Monday, August 24, 2009

Apple Answers FCC's Questions Regarding App Store/Approval Process

Friday, August 21, 2009, Apple release a statement answering an inquire from the Wireless Telecommunications Bureau requesting information regarding Apple's App Store and it's application approval process.
Apple’s goal is to provide our customers with the best possible user experience. We have been able to do this by designing the hardware and software in our products to work together seamlessly. The iPhone is a great example of this. It has established a new standard for what a mobile device can be—an integrated device with a phone, a full web browser, HTML email, an iPod, and more, all delivered with Apple’s revolutionary multi-touch user interface.

While the release in its entirety is an interesting read there are some main points that are brought up by the FCC, specifically of the six questions posed to Apple most concern the Google Voice application and the relationship between Apple and AT&T.  The last couple of questions deal with the application review process.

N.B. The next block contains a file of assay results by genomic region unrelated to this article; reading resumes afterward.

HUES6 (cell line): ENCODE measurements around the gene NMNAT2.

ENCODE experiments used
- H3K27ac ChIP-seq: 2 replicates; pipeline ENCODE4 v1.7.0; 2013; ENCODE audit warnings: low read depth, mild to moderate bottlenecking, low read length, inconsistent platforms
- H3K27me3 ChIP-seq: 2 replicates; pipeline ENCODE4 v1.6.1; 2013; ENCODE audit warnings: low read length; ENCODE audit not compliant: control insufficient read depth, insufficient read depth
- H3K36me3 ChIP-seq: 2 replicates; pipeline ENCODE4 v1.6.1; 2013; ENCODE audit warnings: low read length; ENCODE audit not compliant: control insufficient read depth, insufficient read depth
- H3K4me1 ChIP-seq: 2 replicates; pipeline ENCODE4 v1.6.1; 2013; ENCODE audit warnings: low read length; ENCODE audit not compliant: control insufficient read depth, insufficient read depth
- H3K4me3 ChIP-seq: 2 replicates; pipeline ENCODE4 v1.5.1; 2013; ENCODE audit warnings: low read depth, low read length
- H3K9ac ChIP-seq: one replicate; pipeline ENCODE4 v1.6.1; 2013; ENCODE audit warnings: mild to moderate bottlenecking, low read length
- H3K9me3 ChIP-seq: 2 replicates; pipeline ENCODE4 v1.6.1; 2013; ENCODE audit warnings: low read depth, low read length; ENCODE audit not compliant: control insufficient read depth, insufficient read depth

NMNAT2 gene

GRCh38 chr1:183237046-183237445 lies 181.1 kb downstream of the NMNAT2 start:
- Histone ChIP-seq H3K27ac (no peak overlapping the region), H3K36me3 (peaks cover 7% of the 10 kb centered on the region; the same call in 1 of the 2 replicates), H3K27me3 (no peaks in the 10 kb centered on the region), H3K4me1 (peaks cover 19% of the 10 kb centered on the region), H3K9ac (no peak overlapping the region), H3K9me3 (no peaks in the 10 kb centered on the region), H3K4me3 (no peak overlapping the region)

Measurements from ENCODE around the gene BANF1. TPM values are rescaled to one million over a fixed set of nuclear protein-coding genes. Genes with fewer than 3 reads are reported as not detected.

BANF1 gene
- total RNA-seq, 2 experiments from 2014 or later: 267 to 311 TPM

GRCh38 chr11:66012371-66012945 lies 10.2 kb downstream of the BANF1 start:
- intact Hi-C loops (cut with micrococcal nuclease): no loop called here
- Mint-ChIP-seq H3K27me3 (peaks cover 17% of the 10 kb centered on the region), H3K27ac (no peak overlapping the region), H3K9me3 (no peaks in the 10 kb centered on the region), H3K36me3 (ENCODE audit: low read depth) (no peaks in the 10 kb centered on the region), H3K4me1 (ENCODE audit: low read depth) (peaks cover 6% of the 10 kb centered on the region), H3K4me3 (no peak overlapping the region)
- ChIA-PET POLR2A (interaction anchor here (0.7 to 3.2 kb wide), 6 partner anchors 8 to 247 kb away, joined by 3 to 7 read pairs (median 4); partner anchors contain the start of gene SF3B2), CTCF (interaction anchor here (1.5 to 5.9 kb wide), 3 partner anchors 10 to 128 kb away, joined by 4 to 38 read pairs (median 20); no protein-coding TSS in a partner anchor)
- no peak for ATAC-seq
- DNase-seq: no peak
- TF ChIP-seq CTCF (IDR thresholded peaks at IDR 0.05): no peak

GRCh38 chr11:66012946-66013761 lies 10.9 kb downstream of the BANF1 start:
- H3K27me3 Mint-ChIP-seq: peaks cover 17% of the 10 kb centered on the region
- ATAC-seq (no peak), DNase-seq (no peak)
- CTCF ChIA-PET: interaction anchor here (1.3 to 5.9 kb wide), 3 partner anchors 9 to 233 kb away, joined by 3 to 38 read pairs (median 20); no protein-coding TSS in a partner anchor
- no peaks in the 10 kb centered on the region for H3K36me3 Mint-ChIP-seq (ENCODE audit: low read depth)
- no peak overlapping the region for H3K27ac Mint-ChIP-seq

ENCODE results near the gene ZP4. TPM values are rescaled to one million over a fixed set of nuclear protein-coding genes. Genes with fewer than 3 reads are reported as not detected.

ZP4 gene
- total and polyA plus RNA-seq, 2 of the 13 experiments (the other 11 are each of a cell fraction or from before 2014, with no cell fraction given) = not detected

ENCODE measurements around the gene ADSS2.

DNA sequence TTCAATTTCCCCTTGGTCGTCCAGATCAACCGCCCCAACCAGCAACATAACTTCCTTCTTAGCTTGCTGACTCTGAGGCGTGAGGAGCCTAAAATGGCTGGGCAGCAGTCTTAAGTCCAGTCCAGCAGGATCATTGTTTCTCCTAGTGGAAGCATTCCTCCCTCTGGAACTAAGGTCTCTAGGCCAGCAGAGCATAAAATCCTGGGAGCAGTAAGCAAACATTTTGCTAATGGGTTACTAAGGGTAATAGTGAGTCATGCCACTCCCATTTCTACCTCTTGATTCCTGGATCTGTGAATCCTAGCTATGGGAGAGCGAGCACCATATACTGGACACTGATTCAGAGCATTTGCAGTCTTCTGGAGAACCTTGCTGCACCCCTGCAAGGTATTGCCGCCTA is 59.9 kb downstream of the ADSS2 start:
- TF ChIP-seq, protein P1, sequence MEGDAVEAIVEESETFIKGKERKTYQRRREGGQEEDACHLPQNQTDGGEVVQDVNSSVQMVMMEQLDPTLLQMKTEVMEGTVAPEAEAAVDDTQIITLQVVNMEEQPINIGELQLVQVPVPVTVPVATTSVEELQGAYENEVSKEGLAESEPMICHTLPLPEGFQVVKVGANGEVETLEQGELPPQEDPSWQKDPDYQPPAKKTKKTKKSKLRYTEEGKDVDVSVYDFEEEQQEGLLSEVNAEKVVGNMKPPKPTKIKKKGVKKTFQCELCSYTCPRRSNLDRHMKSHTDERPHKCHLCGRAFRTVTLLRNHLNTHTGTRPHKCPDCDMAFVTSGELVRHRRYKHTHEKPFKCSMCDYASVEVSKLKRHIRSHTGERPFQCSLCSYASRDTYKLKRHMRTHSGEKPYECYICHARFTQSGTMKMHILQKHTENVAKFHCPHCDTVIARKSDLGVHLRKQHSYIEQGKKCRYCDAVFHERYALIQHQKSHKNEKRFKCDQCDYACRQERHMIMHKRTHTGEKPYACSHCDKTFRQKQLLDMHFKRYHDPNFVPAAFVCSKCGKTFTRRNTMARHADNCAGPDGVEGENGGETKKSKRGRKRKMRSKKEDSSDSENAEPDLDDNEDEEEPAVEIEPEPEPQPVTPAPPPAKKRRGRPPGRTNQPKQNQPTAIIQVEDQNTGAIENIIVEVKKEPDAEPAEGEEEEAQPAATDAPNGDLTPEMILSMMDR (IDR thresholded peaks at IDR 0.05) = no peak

One thing that I also noticed what close to the bottom of the statement:
Apple generally spends most of the review period making sure that the applications function properly, and working with developers to fix quality issues and software bugs in applications. We receive about 8,500 new applications and updates every week, and roughly 20% of them are not approved as originally submitted. In little more than a year, we have reviewed more than 200,000 applications and updates.

This is interesting as in the beginning of the statement it reads:
... Most rejections are based on bugs found in the applications. When there is an issue, we try to provide the developer with helpful feedback so they can modify the application in order for us to approve it. 95% of applications are approved within 14 days of their submission.
The one thing that I also took away was that since it's [App Store] launch a little over a year ago, there are more than 65,000 apps for the iPhone and there have been more than 1.5 billion downloads.

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